# Division by an interval

I have a function:

f[x_] := 1792 - 256 x - 2240 x^2 + 320 x^3 + 448 x^4 - 64 x^5 - 6 x^6 + 6 x^7


interval:

inter = Interval[{-4, 3}]


x:

x = Mean@First@(List @@ inter) // N


and formula:

IntervalIntersection[inter, x - (f[x]/((1/4) f'[x] + (3/4) f'[x + (2/3) (inter - x)]))]


The formula doesn't calculates correctly because of division f[x] by interval ((1/4) f'[x] + (3/4) f'[x + (2/3) (inter - x)])

Though explicitly it can be done by hand, as f[x] == 1349.86 and ((1/4) f'[x] + (3/4) f'[x + (2/3) (inter - x)]) == Interval[{-52452.4, 45111.9}].

So I suppose it f[x]/((1/4) f'[x] + (3/4) f'[x + (2/3) (inter - x)]) should be eq to Interval[{-0.0257349, 0.0299225}] but the result is Interval[{-\[Infinity], -0.0257349}, {0.0299225, \[Infinity]}]

Can you help me to resolve it ?

• It seems the issue is that your definition of a reciprocal of an interval is different from the one mathematica uses. What would you expect for 1/Interval[{-1, 1}] ? – george2079 Apr 26 '17 at 15:03
• One should keep in mind that every time Interval is evaluated with machine precision arguments, the interval is expanded by roughly machine error. This makes an epsilon difference, either literally $MachineEpsilon or in the case of 0., $MinMachineNumber. Not usually important unless you write code that assumes they are unchanged (or your problem is ill-conditioned). – Michael E2 May 26 '17 at 16:19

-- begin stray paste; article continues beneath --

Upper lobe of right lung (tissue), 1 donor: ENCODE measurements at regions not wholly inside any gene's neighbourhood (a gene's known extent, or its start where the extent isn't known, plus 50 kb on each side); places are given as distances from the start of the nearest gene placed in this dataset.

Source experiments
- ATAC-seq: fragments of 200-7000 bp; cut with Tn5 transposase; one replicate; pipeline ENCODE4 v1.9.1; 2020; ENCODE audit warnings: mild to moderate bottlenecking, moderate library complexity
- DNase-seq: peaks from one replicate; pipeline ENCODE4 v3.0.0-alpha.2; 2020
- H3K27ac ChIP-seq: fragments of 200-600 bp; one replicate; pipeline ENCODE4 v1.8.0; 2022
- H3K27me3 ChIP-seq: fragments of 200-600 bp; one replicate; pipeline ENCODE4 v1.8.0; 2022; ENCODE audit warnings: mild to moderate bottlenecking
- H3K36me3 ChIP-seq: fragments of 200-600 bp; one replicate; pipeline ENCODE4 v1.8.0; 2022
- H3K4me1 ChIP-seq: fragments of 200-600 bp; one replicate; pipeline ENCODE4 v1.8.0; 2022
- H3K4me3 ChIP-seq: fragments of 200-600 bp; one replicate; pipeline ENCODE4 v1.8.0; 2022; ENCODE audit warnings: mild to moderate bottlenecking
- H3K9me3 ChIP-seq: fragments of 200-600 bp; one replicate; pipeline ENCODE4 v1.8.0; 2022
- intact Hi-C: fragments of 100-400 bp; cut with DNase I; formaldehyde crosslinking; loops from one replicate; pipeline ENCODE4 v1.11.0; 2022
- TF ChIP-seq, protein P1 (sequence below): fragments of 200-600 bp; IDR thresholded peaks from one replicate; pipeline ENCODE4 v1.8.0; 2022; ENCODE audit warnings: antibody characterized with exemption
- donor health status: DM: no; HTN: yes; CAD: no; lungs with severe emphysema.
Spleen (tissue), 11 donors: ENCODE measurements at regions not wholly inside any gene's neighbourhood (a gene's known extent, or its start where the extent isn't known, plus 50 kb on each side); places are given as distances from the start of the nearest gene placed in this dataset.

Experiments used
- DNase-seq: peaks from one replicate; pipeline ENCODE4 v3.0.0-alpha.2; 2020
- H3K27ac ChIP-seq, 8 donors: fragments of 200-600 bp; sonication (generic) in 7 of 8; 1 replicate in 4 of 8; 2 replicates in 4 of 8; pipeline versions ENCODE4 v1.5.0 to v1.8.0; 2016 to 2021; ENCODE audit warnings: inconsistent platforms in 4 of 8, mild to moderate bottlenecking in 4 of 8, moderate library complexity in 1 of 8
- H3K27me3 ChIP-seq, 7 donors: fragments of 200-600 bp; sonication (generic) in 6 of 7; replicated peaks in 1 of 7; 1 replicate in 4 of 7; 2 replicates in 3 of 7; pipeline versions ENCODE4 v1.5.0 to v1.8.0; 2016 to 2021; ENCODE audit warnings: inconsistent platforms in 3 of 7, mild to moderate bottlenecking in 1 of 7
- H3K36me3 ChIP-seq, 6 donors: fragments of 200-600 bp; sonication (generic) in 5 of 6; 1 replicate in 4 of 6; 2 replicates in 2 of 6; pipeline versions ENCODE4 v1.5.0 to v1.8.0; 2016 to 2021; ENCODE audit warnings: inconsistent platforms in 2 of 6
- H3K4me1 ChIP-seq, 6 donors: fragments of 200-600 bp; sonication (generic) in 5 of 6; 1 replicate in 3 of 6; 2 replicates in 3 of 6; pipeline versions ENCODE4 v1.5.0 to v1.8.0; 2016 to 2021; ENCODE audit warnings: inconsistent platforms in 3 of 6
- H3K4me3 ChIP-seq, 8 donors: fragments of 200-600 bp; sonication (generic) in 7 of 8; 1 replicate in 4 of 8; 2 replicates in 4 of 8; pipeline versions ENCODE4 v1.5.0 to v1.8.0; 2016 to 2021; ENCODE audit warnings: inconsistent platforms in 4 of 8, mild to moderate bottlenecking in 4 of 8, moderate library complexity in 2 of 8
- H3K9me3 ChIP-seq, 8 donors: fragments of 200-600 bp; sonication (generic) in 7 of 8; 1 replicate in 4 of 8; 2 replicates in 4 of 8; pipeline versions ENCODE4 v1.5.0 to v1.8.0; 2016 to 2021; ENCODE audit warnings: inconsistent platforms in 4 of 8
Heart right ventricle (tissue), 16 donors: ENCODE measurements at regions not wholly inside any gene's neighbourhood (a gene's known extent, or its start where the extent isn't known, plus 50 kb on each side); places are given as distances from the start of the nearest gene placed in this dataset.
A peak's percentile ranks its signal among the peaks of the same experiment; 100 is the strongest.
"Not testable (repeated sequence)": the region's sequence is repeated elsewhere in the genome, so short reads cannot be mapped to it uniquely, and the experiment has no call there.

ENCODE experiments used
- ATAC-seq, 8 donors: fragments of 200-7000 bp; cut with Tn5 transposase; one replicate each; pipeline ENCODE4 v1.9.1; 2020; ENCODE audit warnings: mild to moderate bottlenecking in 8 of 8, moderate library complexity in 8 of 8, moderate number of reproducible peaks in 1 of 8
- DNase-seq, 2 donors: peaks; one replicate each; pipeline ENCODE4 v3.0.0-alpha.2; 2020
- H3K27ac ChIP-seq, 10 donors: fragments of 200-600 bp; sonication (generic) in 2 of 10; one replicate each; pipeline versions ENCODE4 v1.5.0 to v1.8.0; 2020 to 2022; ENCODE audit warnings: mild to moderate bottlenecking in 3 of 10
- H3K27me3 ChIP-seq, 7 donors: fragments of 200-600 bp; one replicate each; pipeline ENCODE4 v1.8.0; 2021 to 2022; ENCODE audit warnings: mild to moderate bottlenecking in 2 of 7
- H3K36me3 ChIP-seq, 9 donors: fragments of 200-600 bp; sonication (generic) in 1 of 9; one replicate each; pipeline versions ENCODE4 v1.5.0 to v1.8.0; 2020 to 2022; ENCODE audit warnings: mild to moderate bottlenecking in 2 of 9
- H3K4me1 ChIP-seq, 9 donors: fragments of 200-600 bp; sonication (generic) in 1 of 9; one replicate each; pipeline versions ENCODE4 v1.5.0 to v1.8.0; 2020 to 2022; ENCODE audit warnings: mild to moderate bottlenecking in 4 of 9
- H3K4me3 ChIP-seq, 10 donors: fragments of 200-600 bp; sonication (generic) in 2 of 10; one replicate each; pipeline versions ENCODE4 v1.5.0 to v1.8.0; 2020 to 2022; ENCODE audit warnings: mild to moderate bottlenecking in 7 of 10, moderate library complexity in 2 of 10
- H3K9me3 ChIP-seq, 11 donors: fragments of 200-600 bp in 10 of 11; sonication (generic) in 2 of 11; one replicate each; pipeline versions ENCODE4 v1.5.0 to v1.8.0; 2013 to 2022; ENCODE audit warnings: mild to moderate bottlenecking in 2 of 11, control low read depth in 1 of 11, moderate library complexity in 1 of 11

f[x]/((1/4) f'[x] + (3/4) f'[x + (2/3) (inter - x)]) equals to Interval[{-[Infinity], -0.0257349}, {0.0299225, [Infinity]}]. Please check the geometric representation of it.

In:

Clear[f, x, a, b, inter]
f[x_] := 1792 - 256 x - 2240 x^2 + 320 x^3 + 448 x^4 - 64 x^5 -
6 x^6 + 6 x^7;
inter = Interval[{-4, 3}];
x = Mean@First@(List @@ inter) // N;
IntervalIntersection[inter,
x - (f[x]/((1/4) f'[x] + (3/4) f'[x + (2/3) (inter - x)]))];
f[x]/((1/4) f'[x] + (3/4) f'[x + (2/3) (inter - x)]);

a = f[x] (*1349.859375*)
b = ((1/4) f'[x] + (3/4) f'[
x + (2/3) (inter -
x)]) (*Interval[{-52452.38917824089,45111.86612654332}]*)

a/b (*Interval[{-\[Infinity],-0.025734945464790555},{0.\
029922490264834276,\[Infinity]}]*)

(*geometric representation of a/b*)
Plot[a/x1, {x1, -52452.38917824089, 45111.86612654332},
Filling -> Axis]


Out:

1349.86
Interval[{-52452.4, 45111.9}]
Interval[{-\[Infinity], -0.0257349}, {0.0299225, \[Infinity]}]


• ok, how can I divide Interval[{-\[Infinity], -0.0257349}, {0.0299225, \[Infinity]}] into two Interval[{-\[Infinity], -0.0257349}] and Interval[{0.0299225, \[Infinity]}] ? – Johanna Apr 26 '17 at 15:29
• Interval[{-[Infinity], -0.0257349}, {0.0299225, [Infinity]}] is a 2D interval. Interval[{-[Infinity], -0.0257349}] is 1D interval. I am not sure it's feasible. – UnchartedWorks Apr 26 '17 at 15:52
• you can do this: Interval /@ List @@ Interval[{-\[Infinity], -0.0257349}, {0.0299225, \[Infinity]}]` – george2079 Apr 26 '17 at 18:45